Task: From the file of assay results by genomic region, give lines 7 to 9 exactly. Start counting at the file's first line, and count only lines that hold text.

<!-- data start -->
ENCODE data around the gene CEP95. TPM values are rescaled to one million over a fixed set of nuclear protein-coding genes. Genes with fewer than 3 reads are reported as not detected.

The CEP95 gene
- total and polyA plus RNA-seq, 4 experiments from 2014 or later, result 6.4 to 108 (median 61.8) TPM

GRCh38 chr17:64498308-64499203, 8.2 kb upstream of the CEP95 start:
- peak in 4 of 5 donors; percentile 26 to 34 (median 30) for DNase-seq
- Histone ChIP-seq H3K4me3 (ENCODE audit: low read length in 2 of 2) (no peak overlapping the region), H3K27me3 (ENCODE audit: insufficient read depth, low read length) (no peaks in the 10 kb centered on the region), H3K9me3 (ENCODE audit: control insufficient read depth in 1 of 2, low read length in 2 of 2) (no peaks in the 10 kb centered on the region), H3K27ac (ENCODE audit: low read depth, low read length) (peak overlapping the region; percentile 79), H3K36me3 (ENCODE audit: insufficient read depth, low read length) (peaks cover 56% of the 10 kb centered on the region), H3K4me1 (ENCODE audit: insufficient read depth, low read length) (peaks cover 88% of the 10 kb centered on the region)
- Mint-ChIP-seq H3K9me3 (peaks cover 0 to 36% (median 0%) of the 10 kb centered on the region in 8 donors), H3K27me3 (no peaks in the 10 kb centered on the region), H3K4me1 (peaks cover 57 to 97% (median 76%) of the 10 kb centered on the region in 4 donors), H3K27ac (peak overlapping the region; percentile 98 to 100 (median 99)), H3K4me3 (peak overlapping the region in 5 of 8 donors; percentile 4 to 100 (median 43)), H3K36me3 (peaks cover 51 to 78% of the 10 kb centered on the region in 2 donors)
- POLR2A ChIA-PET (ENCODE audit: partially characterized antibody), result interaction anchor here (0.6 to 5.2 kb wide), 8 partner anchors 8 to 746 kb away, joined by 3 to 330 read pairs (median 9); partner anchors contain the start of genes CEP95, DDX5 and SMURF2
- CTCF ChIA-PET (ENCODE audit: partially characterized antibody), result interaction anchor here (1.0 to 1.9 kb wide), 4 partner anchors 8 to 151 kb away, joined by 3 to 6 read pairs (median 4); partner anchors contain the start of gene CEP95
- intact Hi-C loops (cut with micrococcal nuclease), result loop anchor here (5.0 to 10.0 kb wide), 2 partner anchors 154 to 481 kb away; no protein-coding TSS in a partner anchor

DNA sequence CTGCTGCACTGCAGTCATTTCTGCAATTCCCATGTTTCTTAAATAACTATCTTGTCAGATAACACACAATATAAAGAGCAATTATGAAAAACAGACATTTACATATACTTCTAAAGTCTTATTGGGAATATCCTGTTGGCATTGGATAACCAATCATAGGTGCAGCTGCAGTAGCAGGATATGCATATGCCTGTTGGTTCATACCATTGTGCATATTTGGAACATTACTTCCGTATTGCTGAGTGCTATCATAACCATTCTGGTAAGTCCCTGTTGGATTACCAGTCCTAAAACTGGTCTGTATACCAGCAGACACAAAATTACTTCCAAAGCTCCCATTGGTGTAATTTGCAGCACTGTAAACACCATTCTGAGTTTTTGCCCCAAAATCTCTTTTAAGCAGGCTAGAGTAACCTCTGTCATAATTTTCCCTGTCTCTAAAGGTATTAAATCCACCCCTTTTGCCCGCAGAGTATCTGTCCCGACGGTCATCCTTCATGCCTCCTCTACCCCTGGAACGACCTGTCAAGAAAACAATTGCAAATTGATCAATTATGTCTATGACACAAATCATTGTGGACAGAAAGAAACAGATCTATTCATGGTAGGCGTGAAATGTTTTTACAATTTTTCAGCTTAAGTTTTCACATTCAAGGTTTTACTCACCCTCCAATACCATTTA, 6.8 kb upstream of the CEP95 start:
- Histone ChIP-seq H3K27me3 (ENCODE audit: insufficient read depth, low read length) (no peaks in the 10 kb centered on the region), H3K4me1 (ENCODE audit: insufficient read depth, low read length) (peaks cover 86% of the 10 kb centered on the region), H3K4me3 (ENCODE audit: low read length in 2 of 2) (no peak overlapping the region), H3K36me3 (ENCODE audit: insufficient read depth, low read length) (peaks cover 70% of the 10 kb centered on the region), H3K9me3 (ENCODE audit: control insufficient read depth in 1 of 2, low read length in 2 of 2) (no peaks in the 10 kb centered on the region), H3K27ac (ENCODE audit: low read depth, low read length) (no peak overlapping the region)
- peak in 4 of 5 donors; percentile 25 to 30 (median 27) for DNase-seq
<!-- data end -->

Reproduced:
- Mint-ChIP-seq H3K9me3 (peaks cover 0 to 36% (median 0%) of the 10 kb centered on the region in 8 donors), H3K27me3 (no peaks in the 10 kb centered on the region), H3K4me1 (peaks cover 57 to 97% (median 76%) of the 10 kb centered on the region in 4 donors), H3K27ac (peak overlapping the region; percentile 98 to 100 (median 99)), H3K4me3 (peak overlapping the region in 5 of 8 donors; percentile 4 to 100 (median 43)), H3K36me3 (peaks cover 51 to 78% of the 10 kb centered on the region in 2 donors)
- POLR2A ChIA-PET (ENCODE audit: partially characterized antibody), result interaction anchor here (0.6 to 5.2 kb wide), 8 partner anchors 8 to 746 kb away, joined by 3 to 330 read pairs (median 9); partner anchors contain the start of genes CEP95, DDX5 and SMURF2
- CTCF ChIA-PET (ENCODE audit: partially characterized antibody), result interaction anchor here (1.0 to 1.9 kb wide), 4 partner anchors 8 to 151 kb away, joined by 3 to 6 read pairs (median 4); partner anchors contain the start of gene CEP95